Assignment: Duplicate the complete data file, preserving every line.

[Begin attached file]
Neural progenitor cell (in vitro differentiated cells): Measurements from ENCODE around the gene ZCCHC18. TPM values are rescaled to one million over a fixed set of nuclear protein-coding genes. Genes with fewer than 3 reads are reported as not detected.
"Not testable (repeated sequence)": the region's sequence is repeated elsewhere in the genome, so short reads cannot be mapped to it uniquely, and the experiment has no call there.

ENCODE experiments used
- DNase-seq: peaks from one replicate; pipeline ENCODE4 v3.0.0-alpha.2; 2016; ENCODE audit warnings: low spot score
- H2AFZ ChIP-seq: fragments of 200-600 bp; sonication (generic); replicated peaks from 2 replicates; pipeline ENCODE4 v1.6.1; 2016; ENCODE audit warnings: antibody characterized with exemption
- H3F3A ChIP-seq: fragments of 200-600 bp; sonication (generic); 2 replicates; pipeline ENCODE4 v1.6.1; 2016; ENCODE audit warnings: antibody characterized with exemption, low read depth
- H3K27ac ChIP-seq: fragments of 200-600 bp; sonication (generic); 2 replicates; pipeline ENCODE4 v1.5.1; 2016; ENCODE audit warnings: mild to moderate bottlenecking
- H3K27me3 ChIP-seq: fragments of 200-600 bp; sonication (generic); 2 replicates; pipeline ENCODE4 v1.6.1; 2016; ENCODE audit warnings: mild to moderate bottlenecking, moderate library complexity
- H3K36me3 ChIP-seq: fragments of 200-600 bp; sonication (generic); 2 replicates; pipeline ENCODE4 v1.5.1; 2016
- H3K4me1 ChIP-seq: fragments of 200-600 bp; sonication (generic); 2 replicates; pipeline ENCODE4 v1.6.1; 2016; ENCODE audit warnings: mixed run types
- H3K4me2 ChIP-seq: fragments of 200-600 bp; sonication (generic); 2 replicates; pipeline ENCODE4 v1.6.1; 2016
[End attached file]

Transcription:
Neural progenitor cell (in vitro differentiated cells): Measurements from ENCODE around the gene ZCCHC18. TPM values are rescaled to one million over a fixed set of nuclear protein-coding genes. Genes with fewer than 3 reads are reported as not detected.
"Not testable (repeated sequence)": the region's sequence is repeated elsewhere in the genome, so short reads cannot be mapped to it uniquely, and the experiment has no call there.

ENCODE experiments used
- DNase-seq: peaks from one replicate; pipeline ENCODE4 v3.0.0-alpha.2; 2016; ENCODE audit warnings: low spot score
- H2AFZ ChIP-seq: fragments of 200-600 bp; sonication (generic); replicated peaks from 2 replicates; pipeline ENCODE4 v1.6.1; 2016; ENCODE audit warnings: antibody characterized with exemption
- H3F3A ChIP-seq: fragments of 200-600 bp; sonication (generic); 2 replicates; pipeline ENCODE4 v1.6.1; 2016; ENCODE audit warnings: antibody characterized with exemption, low read depth
- H3K27ac ChIP-seq: fragments of 200-600 bp; sonication (generic); 2 replicates; pipeline ENCODE4 v1.5.1; 2016; ENCODE audit warnings: mild to moderate bottlenecking
- H3K27me3 ChIP-seq: fragments of 200-600 bp; sonication (generic); 2 replicates; pipeline ENCODE4 v1.6.1; 2016; ENCODE audit warnings: mild to moderate bottlenecking, moderate library complexity
- H3K36me3 ChIP-seq: fragments of 200-600 bp; sonication (generic); 2 replicates; pipeline ENCODE4 v1.5.1; 2016
- H3K4me1 ChIP-seq: fragments of 200-600 bp; sonication (generic); 2 replicates; pipeline ENCODE4 v1.6.1; 2016; ENCODE audit warnings: mixed run types
- H3K4me2 ChIP-seq: fragments of 200-600 bp; sonication (generic); 2 replicates; pipeline ENCODE4 v1.6.1; 2016